What I’m interested in was a small anecdote from the end of Notley’s comments. Her concern is hard-working Albertans who “had to stop at the food bank on the way home because they could not possibly feed their families based on a full-time salary that we pay here in Alberta.”
Let’s look at some numbers.
According to the Calgary Food Bank “fast facts” web page, 1 in 9 Calgarians have utilized the services of the Calgary Food Bank. I’ll admit, that number really surprised me at first. If that was all I knew I would say Calgary has a big problem. But, as is often the case, there is more to the story.
On that same page we learn that 37% of those only ever visited the Food Bank once. Well that’s a fairly relevant detail. So it’s not like 1 in 9 Calgarians are cycling through the Food Bank on a daily, or even weekly, basis. A large percent of those who walk through their doors will never return. They are likely seeking those services because of some unexpected disruption in their lives after which things return to something approaching “normal.”
It gets even more interesting. Right under the 37% statistic is another little fact; 74% of those 1 in 9 Calgarians visited 3 times or less. In other words, the overwhelming majority of those who visit the Food Bank visit on an incredibly infrequent basis. They are likely there because of some temporary disruption in their lives.
[On a related note, when Denise was in the hospital I imagine we might have had to utilize the services of the Food Bank if we didn’t have so much amazing family and church support. Even with an engineer’s salary sometimes life throws stuff at you that would just sink you if you didn’t have a strong community support network like we do.]
So if 74% of the 1 in 9 Calgarians (that’s 11.1%) are “anomalous” visitors, how many might be considered “regular” (meaning at least 4 repeat visits)? That would be the other 26%.
26% of 11.1% = 2.8%
Less than 3% of Calgarians are “regulars” at the Food Bank.
It gets more interesting. Notley described the heart-wrenching scenario of a hard working Albertan who had to stop at the Food Bank on the way home in order to feed their family. Well, the Food Bank has some data on that too. Toward the bottom of that same web page we learn that 39% of those who visit are individuals and 61% of them are families. Now I’m not suggesting that we shouldn’t concern ourselves with individuals, but I am curious just how prevalent Notley’s particular scenario is, so let’s do the math on that.
26% (regular visitors)
x 61% (are families)
x 11.1% (of Calgarians)
The scenario Notley articulated describes less than 2% of the population of Calgary. Now I’m definitely not one to dismiss the marginalized of society, but if the problem she describes only applies to 2% of people, why should the solution – minimum wage increase – apply to 100% of people? Wouldn’t it be more effective to seek a solution that targets the 2% who are in the situation Notley is so passionate about? Job training and/or work experience quickly moves a person up the wage ladder, so perhaps something along those lines might be more of a minimalist government intervention that actually addresses the underlying issue for the 2% of people Notley is so concerned about, instead of burdening the entire economy?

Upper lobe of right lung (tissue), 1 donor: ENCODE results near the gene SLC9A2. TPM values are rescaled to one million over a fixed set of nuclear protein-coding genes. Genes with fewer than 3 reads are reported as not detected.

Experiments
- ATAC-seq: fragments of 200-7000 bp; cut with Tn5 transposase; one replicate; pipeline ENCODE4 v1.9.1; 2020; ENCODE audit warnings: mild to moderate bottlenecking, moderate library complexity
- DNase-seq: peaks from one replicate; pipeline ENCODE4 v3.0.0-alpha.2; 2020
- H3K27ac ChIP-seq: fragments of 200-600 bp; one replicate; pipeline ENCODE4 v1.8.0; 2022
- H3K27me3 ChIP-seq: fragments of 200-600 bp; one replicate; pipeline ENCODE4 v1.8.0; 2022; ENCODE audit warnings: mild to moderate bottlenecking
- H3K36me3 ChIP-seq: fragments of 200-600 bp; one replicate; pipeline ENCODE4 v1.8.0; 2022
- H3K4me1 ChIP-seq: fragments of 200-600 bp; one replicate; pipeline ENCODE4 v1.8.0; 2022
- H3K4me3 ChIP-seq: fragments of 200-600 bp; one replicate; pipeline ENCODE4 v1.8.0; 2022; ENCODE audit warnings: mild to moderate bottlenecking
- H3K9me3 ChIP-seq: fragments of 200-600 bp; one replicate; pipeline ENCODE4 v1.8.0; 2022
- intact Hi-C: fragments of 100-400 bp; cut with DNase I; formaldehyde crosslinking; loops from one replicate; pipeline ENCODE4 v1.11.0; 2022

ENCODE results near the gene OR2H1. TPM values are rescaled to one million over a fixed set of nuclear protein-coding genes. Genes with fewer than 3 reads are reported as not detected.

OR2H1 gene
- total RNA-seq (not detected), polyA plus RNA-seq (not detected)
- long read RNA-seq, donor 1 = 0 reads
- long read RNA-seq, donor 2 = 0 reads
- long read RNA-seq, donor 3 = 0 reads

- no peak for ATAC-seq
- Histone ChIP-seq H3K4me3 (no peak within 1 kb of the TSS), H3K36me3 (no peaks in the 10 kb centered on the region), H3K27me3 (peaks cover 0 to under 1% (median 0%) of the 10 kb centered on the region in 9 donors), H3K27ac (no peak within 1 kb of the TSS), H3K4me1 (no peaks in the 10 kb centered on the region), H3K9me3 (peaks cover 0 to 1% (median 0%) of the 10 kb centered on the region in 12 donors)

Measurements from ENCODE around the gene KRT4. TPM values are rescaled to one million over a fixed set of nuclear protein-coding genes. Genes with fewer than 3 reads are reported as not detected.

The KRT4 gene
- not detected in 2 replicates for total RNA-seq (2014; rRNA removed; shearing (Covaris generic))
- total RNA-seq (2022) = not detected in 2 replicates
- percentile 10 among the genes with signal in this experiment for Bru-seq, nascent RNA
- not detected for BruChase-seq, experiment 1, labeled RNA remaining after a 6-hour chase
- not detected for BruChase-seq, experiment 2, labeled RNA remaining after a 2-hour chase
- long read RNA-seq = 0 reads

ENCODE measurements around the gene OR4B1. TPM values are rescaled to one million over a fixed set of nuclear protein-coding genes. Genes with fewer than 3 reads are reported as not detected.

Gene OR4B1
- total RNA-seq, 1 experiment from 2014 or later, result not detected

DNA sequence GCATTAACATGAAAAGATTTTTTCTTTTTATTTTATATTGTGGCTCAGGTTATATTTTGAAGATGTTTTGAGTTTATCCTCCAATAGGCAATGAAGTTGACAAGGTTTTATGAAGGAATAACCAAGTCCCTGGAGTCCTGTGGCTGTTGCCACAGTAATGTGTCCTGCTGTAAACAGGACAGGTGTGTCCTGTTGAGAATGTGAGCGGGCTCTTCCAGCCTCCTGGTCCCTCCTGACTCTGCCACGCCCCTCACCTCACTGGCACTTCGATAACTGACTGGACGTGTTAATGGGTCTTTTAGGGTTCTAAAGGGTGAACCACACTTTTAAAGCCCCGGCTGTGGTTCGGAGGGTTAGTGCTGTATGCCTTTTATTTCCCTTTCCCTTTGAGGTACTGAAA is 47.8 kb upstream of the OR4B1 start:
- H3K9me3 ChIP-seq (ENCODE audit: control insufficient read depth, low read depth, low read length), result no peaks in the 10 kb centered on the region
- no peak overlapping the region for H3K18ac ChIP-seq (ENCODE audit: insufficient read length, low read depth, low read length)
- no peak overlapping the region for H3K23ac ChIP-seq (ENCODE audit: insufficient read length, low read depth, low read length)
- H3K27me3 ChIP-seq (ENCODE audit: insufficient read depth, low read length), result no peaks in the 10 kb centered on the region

Or, another way to think of this; if the minimum wage increase is likely to result in job loss (like we see at Western Feedlot) then if the increase in unemployment is roughly comparable in magnitude to the number of people Notley is trying to “save” – on the order of less than 2% – then the net effect is a wash. What good is it if 1.76% of Calgarians are lifted out of the need for the Food Bank if a different 1.76% of Calgarians are now put in that situation because they are out of work thanks to the minimum wage hike?
Just a thought.
There is another factor at play here that deserves consideration. According to the Food Bank data 21% of those they help are in single-parent households. This statistic is interesting because Statistics Canada tells us that 14.5% of Albertans live in lone-parent families (table 9, about half way down).
If I told you that 21% of people with lung cancer are smokers, but only 14.5% of the general population are smokers, would that lead you to wonder if smoking might be associated with lung cancer?
Or if I told you that 21% of people with high income levels are fluent in more than one language, but only 14.5% of the general population are fluent in more than one language, would you start looking for night classes in Espanol?
As I strove to show in For the Love of Alberta, the breakdown of family is a significant contributor to social ills such as these. And when the proportion of single family households that end up at the Food Bank is higher than the proportion of single family households in society at large, that reminds us of the fact that non-traditional family scenarios simply are not as good for society – including the adults and children in those families – as traditional married families are.
As I mentioned previously, in an aside, our family and church community are particularly strong. When we faced a crisis in our lives we had no need for the Food Bank or government support of any kind because our biological, legal and church families all provided the support we needed. Strong families can weather the storms of life a whole lot better than broken families.
So perhaps another means by which the government can contribute to poverty reduction is by strengthening the family. Wouldn’t it be great if more kids grew up with both of their biological parents in a stable married household, never setting foot in the Food Bank?
Just a thought.